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Work in the Allotment-garden.

Interior from the Allotment-Garden Cottage.

Interior.

 

 

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Allotment-Garden Cottage

The Allotment-Garden Cottage.

The allotment-garden cottage shows how an allotment might have looked during the 1950s. The cottage was previously situated in Åsgatan (Ridge Street) in Västerås, and was acquired by the Museum in 2000.

As early as the late 1800s, there were allotment-gardens in Sweden. The purpose of allotment-garden areas was to provide places where the urban working class could grow its own food and get away from the city for fresh air, peace and rest. It was thought that workers who might otherwise go to the pub and drink in their free time should make themselves useful by cultivating allotment-gardens instead.

The first allotment-garden area in Västerås was established in 1909. There were 64 allotments that could be rented and cultivated.

In 1918, the Västerås Allotment-Garden Society and the Biskopsängen Allotment-Garden Area were established. Today, there are several allotment-garden areas in Västerås.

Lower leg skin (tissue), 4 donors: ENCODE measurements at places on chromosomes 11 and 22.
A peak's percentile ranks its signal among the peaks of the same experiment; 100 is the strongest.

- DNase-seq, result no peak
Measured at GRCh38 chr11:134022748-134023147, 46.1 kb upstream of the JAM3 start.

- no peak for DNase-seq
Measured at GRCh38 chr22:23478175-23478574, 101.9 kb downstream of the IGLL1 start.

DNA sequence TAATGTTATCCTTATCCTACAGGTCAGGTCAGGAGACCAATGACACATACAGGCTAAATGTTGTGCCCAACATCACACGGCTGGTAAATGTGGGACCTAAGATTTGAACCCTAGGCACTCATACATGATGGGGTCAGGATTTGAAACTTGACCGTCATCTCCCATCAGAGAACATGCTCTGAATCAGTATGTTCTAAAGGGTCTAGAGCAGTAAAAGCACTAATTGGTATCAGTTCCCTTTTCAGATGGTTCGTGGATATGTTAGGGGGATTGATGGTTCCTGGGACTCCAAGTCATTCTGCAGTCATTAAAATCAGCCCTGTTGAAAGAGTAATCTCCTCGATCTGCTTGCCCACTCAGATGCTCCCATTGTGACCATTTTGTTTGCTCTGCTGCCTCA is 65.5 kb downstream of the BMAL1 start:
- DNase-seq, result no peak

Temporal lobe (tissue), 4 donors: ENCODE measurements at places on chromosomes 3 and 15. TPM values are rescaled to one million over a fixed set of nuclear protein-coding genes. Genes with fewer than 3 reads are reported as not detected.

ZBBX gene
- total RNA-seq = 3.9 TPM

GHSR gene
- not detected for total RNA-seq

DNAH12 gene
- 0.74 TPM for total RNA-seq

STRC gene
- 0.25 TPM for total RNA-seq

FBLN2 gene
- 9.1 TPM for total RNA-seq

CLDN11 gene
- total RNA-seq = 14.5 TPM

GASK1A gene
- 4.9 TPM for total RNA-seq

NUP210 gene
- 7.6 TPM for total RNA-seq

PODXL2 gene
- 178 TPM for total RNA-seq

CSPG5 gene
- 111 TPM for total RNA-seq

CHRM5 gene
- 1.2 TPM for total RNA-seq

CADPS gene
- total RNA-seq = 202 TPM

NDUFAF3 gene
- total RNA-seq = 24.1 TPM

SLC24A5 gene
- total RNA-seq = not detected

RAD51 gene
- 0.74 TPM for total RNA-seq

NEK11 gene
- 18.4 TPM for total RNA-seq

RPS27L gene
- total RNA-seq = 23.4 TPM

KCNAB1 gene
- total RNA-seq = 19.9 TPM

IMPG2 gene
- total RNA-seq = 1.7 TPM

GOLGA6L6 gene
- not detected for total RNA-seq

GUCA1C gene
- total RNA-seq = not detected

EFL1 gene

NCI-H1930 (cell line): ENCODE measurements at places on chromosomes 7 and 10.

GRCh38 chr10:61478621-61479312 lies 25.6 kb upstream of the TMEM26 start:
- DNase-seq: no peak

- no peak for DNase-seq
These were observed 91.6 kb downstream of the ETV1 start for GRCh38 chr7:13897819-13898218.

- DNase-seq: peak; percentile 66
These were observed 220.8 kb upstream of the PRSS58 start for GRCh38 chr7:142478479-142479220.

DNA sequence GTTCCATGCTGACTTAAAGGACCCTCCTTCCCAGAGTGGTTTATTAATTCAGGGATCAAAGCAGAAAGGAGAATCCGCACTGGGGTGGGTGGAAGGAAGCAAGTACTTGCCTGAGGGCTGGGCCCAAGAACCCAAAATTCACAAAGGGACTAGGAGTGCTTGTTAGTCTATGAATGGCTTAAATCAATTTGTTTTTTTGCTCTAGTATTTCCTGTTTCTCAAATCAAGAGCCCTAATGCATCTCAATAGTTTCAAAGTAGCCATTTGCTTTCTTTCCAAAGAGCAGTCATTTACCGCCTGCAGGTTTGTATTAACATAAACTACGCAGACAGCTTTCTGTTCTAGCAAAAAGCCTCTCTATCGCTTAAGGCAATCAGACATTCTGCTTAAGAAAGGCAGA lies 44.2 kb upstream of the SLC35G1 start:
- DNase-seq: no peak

At first, the cottages were simple and constructed of salvaged material. Mostly potatoes and beans were grown. Later, and more and more often, decorative plants were cultivated, grass lawns were sown and bigger and better cottages were built.

In the 1950s, grass lawns became popular – new grass varieties were sowned and lawnmowers were common. The cultivation of useful plants declined and the allotment became more a place to relax.

The plants in this garden were collected by the Museum mostly from Åsgatan in Västerås where the cottage was previously situated. These include decorative plants and bushes such as lilacs, peonies, a Red-leaved rose, Virginia creeper, orpine and day lilies, and berry bushes such as blackcurrant, whitecurrant, gooseberry and raspberry. Potatoes, broad beans, dill, parsley, Swedish turnips and beets, among other things, were grown in the vegetable garden.

The interior of the cottage represents the 1950s. There is a glass-enclosed veranda with a chair and table. On the table is a transistor radio. In the cottage’s main room, which also functions as a kitchen, there is a counter, a two-burner gas hot plate and a closet containing household utensils. There is also a sterilizer and a book about home canning.

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